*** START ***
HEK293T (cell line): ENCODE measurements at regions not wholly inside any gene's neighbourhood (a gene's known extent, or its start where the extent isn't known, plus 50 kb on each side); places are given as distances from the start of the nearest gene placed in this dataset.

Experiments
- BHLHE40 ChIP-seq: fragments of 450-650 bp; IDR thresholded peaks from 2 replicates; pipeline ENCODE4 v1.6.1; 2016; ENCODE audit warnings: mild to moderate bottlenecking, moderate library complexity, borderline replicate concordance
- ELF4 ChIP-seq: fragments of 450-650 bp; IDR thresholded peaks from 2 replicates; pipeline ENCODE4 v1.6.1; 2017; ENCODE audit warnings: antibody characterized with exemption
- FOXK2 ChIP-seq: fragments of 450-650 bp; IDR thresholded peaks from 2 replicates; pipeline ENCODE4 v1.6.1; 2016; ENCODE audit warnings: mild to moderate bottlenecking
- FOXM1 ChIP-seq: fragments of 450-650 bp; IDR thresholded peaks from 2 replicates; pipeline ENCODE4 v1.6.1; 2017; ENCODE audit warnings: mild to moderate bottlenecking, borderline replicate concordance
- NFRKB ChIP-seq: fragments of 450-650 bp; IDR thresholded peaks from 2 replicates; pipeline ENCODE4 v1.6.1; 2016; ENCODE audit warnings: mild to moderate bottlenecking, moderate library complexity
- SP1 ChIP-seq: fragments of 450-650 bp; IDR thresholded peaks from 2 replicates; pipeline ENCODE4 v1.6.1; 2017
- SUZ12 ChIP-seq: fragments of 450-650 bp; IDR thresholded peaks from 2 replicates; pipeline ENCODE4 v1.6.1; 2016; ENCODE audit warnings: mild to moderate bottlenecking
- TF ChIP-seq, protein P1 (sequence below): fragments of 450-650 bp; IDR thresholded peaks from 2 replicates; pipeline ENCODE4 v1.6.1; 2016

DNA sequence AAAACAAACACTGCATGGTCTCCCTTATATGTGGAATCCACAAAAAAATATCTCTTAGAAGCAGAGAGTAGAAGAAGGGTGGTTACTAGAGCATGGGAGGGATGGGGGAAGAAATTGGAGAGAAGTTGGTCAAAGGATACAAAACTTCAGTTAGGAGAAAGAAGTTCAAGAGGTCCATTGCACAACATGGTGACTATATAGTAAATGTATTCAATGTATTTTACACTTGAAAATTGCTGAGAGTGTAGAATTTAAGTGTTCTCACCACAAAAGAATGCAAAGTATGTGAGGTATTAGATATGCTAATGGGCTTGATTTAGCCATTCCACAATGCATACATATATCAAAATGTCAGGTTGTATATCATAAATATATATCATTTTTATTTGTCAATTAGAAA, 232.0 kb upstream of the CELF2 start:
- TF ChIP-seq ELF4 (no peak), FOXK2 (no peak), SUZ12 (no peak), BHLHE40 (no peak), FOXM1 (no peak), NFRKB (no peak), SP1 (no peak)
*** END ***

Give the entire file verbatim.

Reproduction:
HEK293T (cell line): ENCODE measurements at regions not wholly inside any gene's neighbourhood (a gene's known extent, or its start where the extent isn't known, plus 50 kb on each side); places are given as distances from the start of the nearest gene placed in this dataset.

Experiments
- BHLHE40 ChIP-seq: fragments of 450-650 bp; IDR thresholded peaks from 2 replicates; pipeline ENCODE4 v1.6.1; 2016; ENCODE audit warnings: mild to moderate bottlenecking, moderate library complexity, borderline replicate concordance
- ELF4 ChIP-seq: fragments of 450-650 bp; IDR thresholded peaks from 2 replicates; pipeline ENCODE4 v1.6.1; 2017; ENCODE audit warnings: antibody characterized with exemption
- FOXK2 ChIP-seq: fragments of 450-650 bp; IDR thresholded peaks from 2 replicates; pipeline ENCODE4 v1.6.1; 2016; ENCODE audit warnings: mild to moderate bottlenecking
- FOXM1 ChIP-seq: fragments of 450-650 bp; IDR thresholded peaks from 2 replicates; pipeline ENCODE4 v1.6.1; 2017; ENCODE audit warnings: mild to moderate bottlenecking, borderline replicate concordance
- NFRKB ChIP-seq: fragments of 450-650 bp; IDR thresholded peaks from 2 replicates; pipeline ENCODE4 v1.6.1; 2016; ENCODE audit warnings: mild to moderate bottlenecking, moderate library complexity
- SP1 ChIP-seq: fragments of 450-650 bp; IDR thresholded peaks from 2 replicates; pipeline ENCODE4 v1.6.1; 2017
- SUZ12 ChIP-seq: fragments of 450-650 bp; IDR thresholded peaks from 2 replicates; pipeline ENCODE4 v1.6.1; 2016; ENCODE audit warnings: mild to moderate bottlenecking
- TF ChIP-seq, protein P1 (sequence below): fragments of 450-650 bp; IDR thresholded peaks from 2 replicates; pipeline ENCODE4 v1.6.1; 2016

DNA sequence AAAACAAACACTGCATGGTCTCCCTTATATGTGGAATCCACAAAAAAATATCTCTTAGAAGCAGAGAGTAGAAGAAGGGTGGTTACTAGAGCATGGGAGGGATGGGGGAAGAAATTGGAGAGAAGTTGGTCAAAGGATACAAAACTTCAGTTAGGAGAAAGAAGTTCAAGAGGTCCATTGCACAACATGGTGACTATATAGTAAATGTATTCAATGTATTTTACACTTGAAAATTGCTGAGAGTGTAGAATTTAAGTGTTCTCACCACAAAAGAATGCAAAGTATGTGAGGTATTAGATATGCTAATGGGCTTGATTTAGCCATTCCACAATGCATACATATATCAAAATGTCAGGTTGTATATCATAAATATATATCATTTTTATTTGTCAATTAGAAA, 232.0 kb upstream of the CELF2 start:
- TF ChIP-seq ELF4 (no peak), FOXK2 (no peak), SUZ12 (no peak), BHLHE40 (no peak), FOXM1 (no peak), NFRKB (no peak), SP1 (no peak)